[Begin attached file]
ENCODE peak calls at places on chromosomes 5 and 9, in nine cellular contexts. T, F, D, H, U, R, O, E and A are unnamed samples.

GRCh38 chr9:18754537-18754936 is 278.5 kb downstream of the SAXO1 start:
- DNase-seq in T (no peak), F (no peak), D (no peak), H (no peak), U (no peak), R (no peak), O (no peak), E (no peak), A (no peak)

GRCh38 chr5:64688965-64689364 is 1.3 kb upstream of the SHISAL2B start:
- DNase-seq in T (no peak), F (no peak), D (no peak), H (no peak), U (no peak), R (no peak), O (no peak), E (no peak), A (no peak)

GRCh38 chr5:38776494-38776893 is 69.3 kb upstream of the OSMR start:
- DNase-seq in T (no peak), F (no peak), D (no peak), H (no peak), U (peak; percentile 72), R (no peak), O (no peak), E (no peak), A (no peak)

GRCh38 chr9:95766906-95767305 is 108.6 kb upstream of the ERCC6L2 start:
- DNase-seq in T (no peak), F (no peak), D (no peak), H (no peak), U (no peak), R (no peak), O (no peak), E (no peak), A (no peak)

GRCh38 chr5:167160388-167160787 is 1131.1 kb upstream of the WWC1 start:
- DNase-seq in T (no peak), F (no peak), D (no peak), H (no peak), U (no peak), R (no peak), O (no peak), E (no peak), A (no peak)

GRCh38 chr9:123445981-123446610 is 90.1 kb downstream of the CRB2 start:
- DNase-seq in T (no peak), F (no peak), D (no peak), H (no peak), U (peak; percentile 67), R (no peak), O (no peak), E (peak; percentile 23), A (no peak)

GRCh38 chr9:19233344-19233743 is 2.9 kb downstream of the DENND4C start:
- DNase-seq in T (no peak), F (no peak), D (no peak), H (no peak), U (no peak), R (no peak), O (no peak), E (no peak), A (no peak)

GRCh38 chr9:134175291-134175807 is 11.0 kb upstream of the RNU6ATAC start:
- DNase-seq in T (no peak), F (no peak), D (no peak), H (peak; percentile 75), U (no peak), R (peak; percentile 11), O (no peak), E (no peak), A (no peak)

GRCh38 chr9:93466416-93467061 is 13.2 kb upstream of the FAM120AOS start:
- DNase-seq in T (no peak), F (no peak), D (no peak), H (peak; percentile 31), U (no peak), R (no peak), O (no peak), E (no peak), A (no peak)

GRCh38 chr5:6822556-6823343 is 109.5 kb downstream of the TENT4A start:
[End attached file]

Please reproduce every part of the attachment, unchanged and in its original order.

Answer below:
ENCODE peak calls at places on chromosomes 5 and 9, in nine cellular contexts. T, F, D, H, U, R, O, E and A are unnamed samples.

GRCh38 chr9:18754537-18754936 is 278.5 kb downstream of the SAXO1 start:
- DNase-seq in T (no peak), F (no peak), D (no peak), H (no peak), U (no peak), R (no peak), O (no peak), E (no peak), A (no peak)

GRCh38 chr5:64688965-64689364 is 1.3 kb upstream of the SHISAL2B start:
- DNase-seq in T (no peak), F (no peak), D (no peak), H (no peak), U (no peak), R (no peak), O (no peak), E (no peak), A (no peak)

GRCh38 chr5:38776494-38776893 is 69.3 kb upstream of the OSMR start:
- DNase-seq in T (no peak), F (no peak), D (no peak), H (no peak), U (peak; percentile 72), R (no peak), O (no peak), E (no peak), A (no peak)

GRCh38 chr9:95766906-95767305 is 108.6 kb upstream of the ERCC6L2 start:
- DNase-seq in T (no peak), F (no peak), D (no peak), H (no peak), U (no peak), R (no peak), O (no peak), E (no peak), A (no peak)

GRCh38 chr5:167160388-167160787 is 1131.1 kb upstream of the WWC1 start:
- DNase-seq in T (no peak), F (no peak), D (no peak), H (no peak), U (no peak), R (no peak), O (no peak), E (no peak), A (no peak)

GRCh38 chr9:123445981-123446610 is 90.1 kb downstream of the CRB2 start:
- DNase-seq in T (no peak), F (no peak), D (no peak), H (no peak), U (peak; percentile 67), R (no peak), O (no peak), E (peak; percentile 23), A (no peak)

GRCh38 chr9:19233344-19233743 is 2.9 kb downstream of the DENND4C start:
- DNase-seq in T (no peak), F (no peak), D (no peak), H (no peak), U (no peak), R (no peak), O (no peak), E (no peak), A (no peak)

GRCh38 chr9:134175291-134175807 is 11.0 kb upstream of the RNU6ATAC start:
- DNase-seq in T (no peak), F (no peak), D (no peak), H (peak; percentile 75), U (no peak), R (peak; percentile 11), O (no peak), E (no peak), A (no peak)

GRCh38 chr9:93466416-93467061 is 13.2 kb upstream of the FAM120AOS start:
- DNase-seq in T (no peak), F (no peak), D (no peak), H (peak; percentile 31), U (no peak), R (no peak), O (no peak), E (no peak), A (no peak)

GRCh38 chr5:6822556-6823343 is 109.5 kb downstream of the TENT4A start: